I’m still planning to utilize the blogs as they are, but the changes I foresee are with Facebook. Recently, Facebook has been changing the way that pages, not people’s profiles, are distributed, and this has lead me to think about my future on Facebook as a hobbyist blogger. I’m thinking that I will leave my twitter feeds in place, since they haven’t messed with the way my information goes out, but Facebook has gone to using algorithms, that unless you post a lot, and you can get people to like them, then they don’t show up in people’s newsfeeds. I posed that question to Facebook in a customer feedback survey. I asked them how is a hobbyist, like myself, who have people Like (aka subscribe) to a feed supposed to compete with no money, and expect people to get any information about the subject that you write or podcast?
I haven’t made any final decisions, yet, but I’m beginning to think that I may close down the Facebook pages for Ministry&Meteorology? and Northern Michigan Recreational Weather and just put them through my profile again. I used to separate them so that I wouldn’t inundate people’s newsfeeds with shared things, or such. I don’t share as much with the articles on Ministry & Meteorology? as I used to, and most people like the weather things I share, and since the post views on NMIRecWx’s Facebook page are so low and most of my friends have expressed interest on what I post on the weather, I might as well.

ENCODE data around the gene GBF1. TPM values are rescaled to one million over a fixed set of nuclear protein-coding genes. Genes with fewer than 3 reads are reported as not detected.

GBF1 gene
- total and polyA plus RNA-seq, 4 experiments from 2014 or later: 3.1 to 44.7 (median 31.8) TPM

I’m going to think about this a bit, but I’m really leaning toward deleting the other two feeds. I’m not sure that it’s worth it. Twitter is different. There are ways for me differentiate the feeds, although, I may post on both. I do have a small following on Twitter with the weather feed. I’m kind of a sentimentalist with things at times. I hate having to say good bye to things that seemed to be fun, but when something doesn’t work, you need to throw it out. I knew there would come a time when Facebook would truly begin to undo itself, and I think that over the last year or two it has, it will be several years, before they really see what they have done, but it’s coming. I’m just the beginning…
Cross-posted on Ministry & Meteorology?.